Power Level: > 9,000
When you consider the fact that Sailor Moon is a story of growth and progression as these young girls fight against the forces of evil, all the while navigating life’s challenges, it’s easy to see their story as Sailor Soldiers similarly — as one of one-way, linear progression.
After all, they fight and struggle against each series of enemies, only to be granted new powers and transformations each time around in order to cope with these new threats, so it makes sense that each enemy must be more powerful than the last… right?
Today we’re going to take a look at how each of the enemies stack up against each other, and whether or not the Sailor Team’s progression is really as simple as it seems. I hope you stick around!
Not the full team, but… close enough!
I know that I’ve brought it up (many times) in the past, but I absolutely love the fact that when Ms. Takeuchi settles on a theme, she tends to stick with it. And stick with it she did in terms of having a unifying naming pattern — gems, minerals, elements, and metals — for nearly all of the primary villains in the Sailor Moon series.
Today we’re going to take a look at some of Sailor Galaxia’s minions, the Sailor Animamates, and see where their names came from. Though some of these are probably obvious on the surface, there are actually a few surprises worth sticking around for!
Grab some shovels and hardhats, kids. We’re digging deep!
Naoko Takeuchi at San Diego Comic-Con 1998
I am what you could reasonably call a longtime Sailor Moon fan — a “lifer” if you will. I was there when the series was taken off the air, came back on the air, and was taken off again. Yours truly remembers when “new” episodes of Sailor Moon meant the last part of the Sailor Moon R anime that DiC never bothered to get around to dubbing.
And then there were the misguided Sailor Moon / Pop-Tarts campaigns.
Today we’re going to talk about something a little different: we’re going nearly 20 years into the past to talk about the time that Ms. Takeuchi addressed American Sailor Moon fans and answered some of our burning questions. It’s gonna get interesting, so stick around!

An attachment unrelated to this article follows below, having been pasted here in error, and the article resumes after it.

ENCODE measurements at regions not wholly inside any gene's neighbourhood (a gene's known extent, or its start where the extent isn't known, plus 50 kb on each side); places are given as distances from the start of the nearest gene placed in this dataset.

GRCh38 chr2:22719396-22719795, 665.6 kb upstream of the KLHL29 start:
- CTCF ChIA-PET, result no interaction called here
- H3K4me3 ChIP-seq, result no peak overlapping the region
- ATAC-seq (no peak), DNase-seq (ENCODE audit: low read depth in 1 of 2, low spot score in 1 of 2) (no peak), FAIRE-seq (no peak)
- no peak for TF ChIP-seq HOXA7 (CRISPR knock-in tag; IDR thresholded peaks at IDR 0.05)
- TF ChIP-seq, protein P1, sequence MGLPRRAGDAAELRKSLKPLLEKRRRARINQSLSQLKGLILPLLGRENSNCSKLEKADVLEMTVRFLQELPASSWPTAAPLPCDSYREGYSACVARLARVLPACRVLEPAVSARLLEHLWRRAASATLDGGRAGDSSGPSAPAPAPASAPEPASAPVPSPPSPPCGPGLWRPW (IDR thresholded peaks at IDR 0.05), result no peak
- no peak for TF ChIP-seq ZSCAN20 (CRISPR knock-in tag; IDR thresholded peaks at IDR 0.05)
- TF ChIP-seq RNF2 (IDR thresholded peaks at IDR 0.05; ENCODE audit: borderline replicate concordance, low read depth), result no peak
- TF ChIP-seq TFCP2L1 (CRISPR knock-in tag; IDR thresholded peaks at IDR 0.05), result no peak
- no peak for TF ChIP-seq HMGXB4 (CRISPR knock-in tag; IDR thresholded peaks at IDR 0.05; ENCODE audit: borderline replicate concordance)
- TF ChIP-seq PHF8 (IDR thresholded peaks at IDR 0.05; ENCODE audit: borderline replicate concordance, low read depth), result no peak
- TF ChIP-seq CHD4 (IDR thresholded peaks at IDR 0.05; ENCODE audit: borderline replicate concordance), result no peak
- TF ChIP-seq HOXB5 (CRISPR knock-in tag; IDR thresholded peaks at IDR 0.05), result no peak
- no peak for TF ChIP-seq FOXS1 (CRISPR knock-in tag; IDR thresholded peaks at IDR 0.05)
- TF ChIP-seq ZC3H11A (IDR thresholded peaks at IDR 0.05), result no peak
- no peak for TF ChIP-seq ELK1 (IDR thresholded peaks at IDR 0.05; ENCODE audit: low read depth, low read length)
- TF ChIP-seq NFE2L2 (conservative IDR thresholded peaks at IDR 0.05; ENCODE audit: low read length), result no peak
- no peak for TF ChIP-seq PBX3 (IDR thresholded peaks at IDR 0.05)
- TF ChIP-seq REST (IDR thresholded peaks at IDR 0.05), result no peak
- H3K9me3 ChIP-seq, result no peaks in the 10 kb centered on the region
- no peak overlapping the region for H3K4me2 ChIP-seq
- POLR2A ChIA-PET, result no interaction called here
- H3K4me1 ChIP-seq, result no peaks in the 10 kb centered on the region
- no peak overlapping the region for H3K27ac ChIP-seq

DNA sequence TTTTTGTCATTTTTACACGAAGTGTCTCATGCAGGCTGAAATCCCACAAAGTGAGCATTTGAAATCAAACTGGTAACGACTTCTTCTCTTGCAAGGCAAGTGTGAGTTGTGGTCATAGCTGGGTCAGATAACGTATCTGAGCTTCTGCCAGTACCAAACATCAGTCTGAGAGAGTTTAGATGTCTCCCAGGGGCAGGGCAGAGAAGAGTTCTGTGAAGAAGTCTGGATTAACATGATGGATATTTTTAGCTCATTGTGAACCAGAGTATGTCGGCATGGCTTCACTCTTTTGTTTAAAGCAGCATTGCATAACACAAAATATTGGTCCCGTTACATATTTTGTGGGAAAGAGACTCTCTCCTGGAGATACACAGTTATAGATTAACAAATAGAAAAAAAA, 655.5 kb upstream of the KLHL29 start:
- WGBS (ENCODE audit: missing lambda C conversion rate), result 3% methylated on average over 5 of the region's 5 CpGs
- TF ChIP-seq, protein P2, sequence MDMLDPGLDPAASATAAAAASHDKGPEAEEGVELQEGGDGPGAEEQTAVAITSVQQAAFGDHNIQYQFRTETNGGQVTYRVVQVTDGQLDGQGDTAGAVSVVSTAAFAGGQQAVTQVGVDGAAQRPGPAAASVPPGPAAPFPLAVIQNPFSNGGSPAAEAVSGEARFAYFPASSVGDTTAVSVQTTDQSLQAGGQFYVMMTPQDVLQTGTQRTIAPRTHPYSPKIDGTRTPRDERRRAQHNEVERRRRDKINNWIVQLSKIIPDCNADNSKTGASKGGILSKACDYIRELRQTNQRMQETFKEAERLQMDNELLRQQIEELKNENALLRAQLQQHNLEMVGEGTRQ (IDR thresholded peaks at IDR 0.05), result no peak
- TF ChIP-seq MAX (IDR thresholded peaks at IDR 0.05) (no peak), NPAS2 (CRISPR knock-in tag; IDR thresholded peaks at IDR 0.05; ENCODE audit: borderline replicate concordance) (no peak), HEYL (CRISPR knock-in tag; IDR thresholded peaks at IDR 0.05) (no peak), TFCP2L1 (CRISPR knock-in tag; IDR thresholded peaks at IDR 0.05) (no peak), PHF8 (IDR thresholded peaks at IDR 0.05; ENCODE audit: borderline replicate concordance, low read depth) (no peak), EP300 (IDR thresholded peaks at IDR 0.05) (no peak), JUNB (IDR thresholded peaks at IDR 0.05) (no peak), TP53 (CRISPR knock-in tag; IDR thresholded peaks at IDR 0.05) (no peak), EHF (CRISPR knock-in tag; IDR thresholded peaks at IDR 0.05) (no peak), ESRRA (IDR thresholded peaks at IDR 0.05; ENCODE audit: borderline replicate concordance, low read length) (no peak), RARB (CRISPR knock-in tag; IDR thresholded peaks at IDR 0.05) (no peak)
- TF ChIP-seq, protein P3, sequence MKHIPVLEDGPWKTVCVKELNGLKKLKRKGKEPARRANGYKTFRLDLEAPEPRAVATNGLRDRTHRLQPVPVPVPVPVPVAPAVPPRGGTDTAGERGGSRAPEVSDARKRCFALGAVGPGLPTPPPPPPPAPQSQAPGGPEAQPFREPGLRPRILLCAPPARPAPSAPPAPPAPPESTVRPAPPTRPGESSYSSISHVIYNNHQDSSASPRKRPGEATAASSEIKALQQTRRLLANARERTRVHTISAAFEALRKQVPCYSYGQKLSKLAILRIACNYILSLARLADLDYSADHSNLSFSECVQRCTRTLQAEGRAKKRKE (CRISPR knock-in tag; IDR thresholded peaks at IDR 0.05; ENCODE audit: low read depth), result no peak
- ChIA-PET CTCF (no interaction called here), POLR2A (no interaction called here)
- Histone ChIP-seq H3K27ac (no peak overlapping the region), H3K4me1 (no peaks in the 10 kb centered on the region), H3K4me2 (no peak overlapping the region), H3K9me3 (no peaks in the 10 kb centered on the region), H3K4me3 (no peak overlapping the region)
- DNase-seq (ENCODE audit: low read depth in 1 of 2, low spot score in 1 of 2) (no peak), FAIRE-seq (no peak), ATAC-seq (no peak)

This is another one of those interesting fan theories that I occasionally see bouncing around the internet. I especially like it because, in a series that is frankly lacking in diversity, the idea that any of the characters would have anything remotely different about them is interesting to me.
Not like being left-handed is much of a big deal anyway, but that’s about as close as we could hope to get.
So today we’re going to take a deeper look into the theory about our (possibly…) favorite left-handed Sailor Soldier!
Sailor Moon and the Holy Grail
While I’m well aware that the majority of the audience who reads this blog probably watched/read Sailor Moon in translation, I think it’s sometimes informative to take a look at the more in-depth Japanese linguistics issues that, even though they don’t have a substantial impact on the series as a whole, they still would stand out and affect the interpretation of a native Japanese speaker.
And besides, I live for this geeky Japanese interpretation stuff.
I hope you join along for this trip through the bizarre world of the kanji wordplay! If we’re really lucky, maybe we’ll have even learned something at the end of this!
Where are Kakyuu and the Starlights from??
As a translator, one of the most difficult issues to deal with is that of trying to figure out what an ambiguous word means when you don’t have enough context. This issue becomes infinitely harder when you’re working within a fantasy setting and there quite simply isn’t any further information for you to look up.
The debate surrounding Kinmokusei is one such problem. In Japanese, it could just as easily be either a planet or star (but thankfully not both). But depending on which one it is, that kind of changes our perception of where the Starlights come from.
Today, we’re going to see if we can try to unravel this mystery. Get suited up, it’s gonna be a rocky flight!
Sailor Moon comes to Universal Studios Japan
If you’re anything like me, the moment you heard that there was going to be a real, live Sailor Moon attraction opening up at Universal Studios Japan (USJ), you were probably overcome with excitement. This is very likely the one and only time that we’ll ever be seeing the Sailor Soldiers in a theme park setting, so we’re going to need to make the most out of the experience.
Now that we’re only two months out from the unveiling of Sailor Moon: The Miracle 4-D, it’s about time that we take a look at what USJ has in store!